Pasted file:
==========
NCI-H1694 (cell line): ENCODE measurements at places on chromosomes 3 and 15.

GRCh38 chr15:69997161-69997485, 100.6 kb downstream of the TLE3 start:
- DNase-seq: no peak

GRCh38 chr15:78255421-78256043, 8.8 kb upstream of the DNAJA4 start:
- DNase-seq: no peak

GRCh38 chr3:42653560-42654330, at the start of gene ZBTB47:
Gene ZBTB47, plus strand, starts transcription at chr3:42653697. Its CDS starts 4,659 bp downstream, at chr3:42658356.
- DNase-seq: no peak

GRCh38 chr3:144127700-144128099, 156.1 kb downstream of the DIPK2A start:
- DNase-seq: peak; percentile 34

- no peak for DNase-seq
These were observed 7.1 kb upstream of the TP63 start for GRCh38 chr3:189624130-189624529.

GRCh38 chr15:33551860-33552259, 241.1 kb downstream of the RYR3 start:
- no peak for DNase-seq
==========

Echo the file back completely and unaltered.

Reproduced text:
NCI-H1694 (cell line): ENCODE measurements at places on chromosomes 3 and 15.

GRCh38 chr15:69997161-69997485, 100.6 kb downstream of the TLE3 start:
- DNase-seq: no peak

GRCh38 chr15:78255421-78256043, 8.8 kb upstream of the DNAJA4 start:
- DNase-seq: no peak

GRCh38 chr3:42653560-42654330, at the start of gene ZBTB47:
Gene ZBTB47, plus strand, starts transcription at chr3:42653697. Its CDS starts 4,659 bp downstream, at chr3:42658356.
- DNase-seq: no peak

GRCh38 chr3:144127700-144128099, 156.1 kb downstream of the DIPK2A start:
- DNase-seq: peak; percentile 34

- no peak for DNase-seq
These were observed 7.1 kb upstream of the TP63 start for GRCh38 chr3:189624130-189624529.

GRCh38 chr15:33551860-33552259, 241.1 kb downstream of the RYR3 start:
- no peak for DNase-seq